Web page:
Ghazipur garbage mountain collapse kills 2, authorities pass the buck
The garbage mountain of 50 metre in East Delhi's Ghazipur collapsed on Friday afternoon because of heavy rains, killing 2, injuring 5 and sweeping away several vehicles from the adjacent road.
The mountain of trash came crashing down into the Hindone Canal. The water from the canal then washed away the vehicles into the adjoining canal. The collapse also destroyed 14 street lights. Eye witnesses recalled the horror of the incident when they heard a roaring sound and thought that there was an explosion.
Following the collapse, the NDRF reached the spot and rescues operations were started, 26 fire tenders were rushed to the spot, around four dumpers were used to clean the debris, and two cranes to pull out the vehicles. The operations went on until 8:30 in the evening.
Could the disaster have been averted?
As soon as questions were raised on the cause of the disaster and it could have been averted, authorities started passing the buck.
The Ghazipur landfill was commissioned in 1984, started overflowing from 2002, and had been working without certification since 2006 - which only makes the negligence of the local authorities more evident and perhaps responsible for the deaths caused by the collapse.
Denying responsibility for the disaster, reportedly, the EDMC - in charge of the Gahazipur landfill's management, said that they had been asking for land for the last 15 years. The DDA, Delhi's prime land owning agency also denied that blame and added that land had been offered, but was rejected by environmentalists, courts or residents. A land at Ghonda Gujral in Wazirabad has now been offered by the DDA.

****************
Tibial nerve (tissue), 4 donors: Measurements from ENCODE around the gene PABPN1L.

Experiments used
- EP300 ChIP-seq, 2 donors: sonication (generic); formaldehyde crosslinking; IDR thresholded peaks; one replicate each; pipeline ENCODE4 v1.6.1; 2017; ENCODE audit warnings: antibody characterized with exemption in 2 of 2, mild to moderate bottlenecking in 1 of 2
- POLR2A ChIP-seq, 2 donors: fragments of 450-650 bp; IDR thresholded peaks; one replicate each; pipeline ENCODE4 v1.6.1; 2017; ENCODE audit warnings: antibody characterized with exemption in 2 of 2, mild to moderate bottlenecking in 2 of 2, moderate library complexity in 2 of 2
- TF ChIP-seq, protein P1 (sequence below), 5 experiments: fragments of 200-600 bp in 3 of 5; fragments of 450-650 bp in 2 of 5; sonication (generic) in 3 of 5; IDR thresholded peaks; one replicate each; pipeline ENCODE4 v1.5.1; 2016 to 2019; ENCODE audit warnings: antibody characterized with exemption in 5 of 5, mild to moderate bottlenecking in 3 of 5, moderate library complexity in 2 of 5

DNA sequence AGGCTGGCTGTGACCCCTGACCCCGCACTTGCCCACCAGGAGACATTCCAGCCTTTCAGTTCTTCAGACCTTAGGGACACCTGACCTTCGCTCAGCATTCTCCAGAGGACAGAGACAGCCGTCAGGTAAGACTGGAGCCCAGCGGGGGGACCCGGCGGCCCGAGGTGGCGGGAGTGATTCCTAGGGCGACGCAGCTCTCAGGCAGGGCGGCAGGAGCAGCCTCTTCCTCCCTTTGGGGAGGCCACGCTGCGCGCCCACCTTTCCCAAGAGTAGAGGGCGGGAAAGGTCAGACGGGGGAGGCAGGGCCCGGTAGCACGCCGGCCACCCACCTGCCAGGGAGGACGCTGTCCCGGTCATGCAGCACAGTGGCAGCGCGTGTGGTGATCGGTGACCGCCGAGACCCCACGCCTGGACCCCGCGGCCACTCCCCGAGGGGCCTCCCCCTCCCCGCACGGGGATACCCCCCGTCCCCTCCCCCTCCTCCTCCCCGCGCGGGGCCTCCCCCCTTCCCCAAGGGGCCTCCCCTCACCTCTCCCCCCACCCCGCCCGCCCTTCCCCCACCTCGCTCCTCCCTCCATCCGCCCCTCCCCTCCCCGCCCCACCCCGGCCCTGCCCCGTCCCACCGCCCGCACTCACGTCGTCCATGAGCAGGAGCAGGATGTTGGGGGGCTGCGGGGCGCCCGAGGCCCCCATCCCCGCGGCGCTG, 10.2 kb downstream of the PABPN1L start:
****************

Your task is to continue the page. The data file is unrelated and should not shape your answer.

The Delhi pollution watchdog, the Delhi Pollution Control Committee - pointed out at the various notices which were issued to EDMC, including one in November 2016, which had been ignored.
The above revelations by the various departments and authorities made it absolutely clear that fatal collapse could have been avoided.
What is alarming is that Delhi produces over 8500 MTD of solid waste, but all three of the dumping grounds in the city have capacity of 4,600 MTD, and are basically operating at the risk of human lives.
The other two dumping grounds at Bhalaswa and Okhla were neither designed according to the Municipal Solid Waste Rules, nor are they authorised by the Delhi Pollution Control Committee (DPCC).